And now what about this new gold coin from mother Russia???
It remains unclear exactly why or how the Gadhafi regime went from “a model” and an “important ally” to the next target for regime change in a period of just a few years. But after claims of “genocide” as the justification for NATO intervention were disputed by experts, several other theories have been floated.
Oil, of course, has been mentioned frequently — Libya is Africa‘s largest oil producer. But one possible reason in particular for Gadhafi’s fall from grace has gained significant traction among analysts and segments of the non-Western media: central banking and the global monetary system.

According to more than a few observers, Gadhafi’s plan to quit selling Libyan oil in U.S. dollars — demanding payment instead in gold-backed “dinars” (a single African currency made from gold) — was the real cause. The regime, sitting on massive amounts of gold, estimated at close to 150 tons, was also pushing other African and Middle Eastern governments to follow suit.

And it literally had the potential to bring down the dollar and the world monetary system by extension, according to analysts. French President Nicolas Sarkozy reportedly went so far as to call Libya a “threat” to the financial security of the world. The “Insiders” were apparently panicking over Gadhafi’s plan.

"Any move such as that would certainly not be welcomed by the power elite today, who are responsible for controlling the world's central banks,” noted financial analyst Anthony Wile, editor of the free market-oriented Daily Bell, in an interview with RT. “So yes, that would certainly be something that would cause his immediate dismissal and the need for other reasons to be brought forward [for] removing him from power."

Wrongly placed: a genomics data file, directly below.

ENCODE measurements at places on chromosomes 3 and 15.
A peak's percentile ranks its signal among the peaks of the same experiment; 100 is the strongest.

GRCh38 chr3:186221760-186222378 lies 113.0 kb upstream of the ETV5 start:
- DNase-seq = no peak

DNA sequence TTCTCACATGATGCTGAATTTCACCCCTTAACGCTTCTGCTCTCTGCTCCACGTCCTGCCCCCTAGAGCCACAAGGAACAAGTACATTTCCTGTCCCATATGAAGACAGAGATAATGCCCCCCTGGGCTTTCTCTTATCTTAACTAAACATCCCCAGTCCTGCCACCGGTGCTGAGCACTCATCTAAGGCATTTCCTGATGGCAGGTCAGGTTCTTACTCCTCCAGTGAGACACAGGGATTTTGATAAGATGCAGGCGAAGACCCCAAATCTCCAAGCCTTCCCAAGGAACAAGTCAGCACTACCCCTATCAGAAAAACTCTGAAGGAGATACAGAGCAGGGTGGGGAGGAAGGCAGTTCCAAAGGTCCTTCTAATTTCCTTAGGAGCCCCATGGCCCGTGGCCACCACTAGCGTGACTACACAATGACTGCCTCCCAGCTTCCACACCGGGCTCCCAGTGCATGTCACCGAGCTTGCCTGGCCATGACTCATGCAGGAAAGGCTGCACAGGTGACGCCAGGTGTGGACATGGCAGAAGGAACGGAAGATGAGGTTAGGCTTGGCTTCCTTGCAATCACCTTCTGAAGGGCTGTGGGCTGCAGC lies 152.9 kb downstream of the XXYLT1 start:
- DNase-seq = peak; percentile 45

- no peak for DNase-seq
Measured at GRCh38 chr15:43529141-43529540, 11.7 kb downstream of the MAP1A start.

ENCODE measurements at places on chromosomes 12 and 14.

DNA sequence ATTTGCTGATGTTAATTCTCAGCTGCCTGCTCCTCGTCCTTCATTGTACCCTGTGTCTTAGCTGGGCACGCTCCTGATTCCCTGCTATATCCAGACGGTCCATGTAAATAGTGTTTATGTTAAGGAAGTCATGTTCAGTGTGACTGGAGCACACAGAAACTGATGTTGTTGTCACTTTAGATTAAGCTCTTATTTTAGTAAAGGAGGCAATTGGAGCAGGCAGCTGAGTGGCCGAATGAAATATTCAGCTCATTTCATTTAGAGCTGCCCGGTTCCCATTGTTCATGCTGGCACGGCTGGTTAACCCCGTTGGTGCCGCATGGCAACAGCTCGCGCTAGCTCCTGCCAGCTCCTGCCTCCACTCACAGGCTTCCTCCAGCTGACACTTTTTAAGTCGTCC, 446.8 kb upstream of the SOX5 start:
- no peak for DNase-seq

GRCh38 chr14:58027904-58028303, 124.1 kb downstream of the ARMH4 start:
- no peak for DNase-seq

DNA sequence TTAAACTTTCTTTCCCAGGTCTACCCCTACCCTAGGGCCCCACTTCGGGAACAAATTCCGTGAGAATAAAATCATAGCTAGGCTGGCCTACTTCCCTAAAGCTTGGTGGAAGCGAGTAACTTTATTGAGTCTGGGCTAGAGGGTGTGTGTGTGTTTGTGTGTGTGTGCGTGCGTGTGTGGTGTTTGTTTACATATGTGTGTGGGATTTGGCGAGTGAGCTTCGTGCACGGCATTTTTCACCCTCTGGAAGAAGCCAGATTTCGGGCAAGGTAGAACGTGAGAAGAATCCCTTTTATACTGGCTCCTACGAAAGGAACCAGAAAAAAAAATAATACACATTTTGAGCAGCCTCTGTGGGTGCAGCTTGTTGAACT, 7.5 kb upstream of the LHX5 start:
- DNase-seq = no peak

According to Wile, Gadhafi’s plan would have strengthened the whole continent of Africa in the eyes of economists backing sound money — not to mention investors. But it would have been especially devastating for the U.S. economy, the American dollar, and particularly the elite in charge of the system.

“The central banking Ponzi scheme requires an ever-increasing base of demand and the immediate silencing of those who would threaten its existence,” Wile noted in a piece entitled “Gaddafi Planned Gold Dinar, Now Under Attack” earlier this year. “Perhaps that is what the hurry [was] in removing Gaddafi in particular and those who might have been sympathetic to his monetary idea.”

Investor newsletters and commentaries have been buzzing for months with speculation about the link between Gadhafi’s gold dinar and the NATO-backed overthrow of the Libyan regime. Conservative analysts pounced on the potential relationship, too.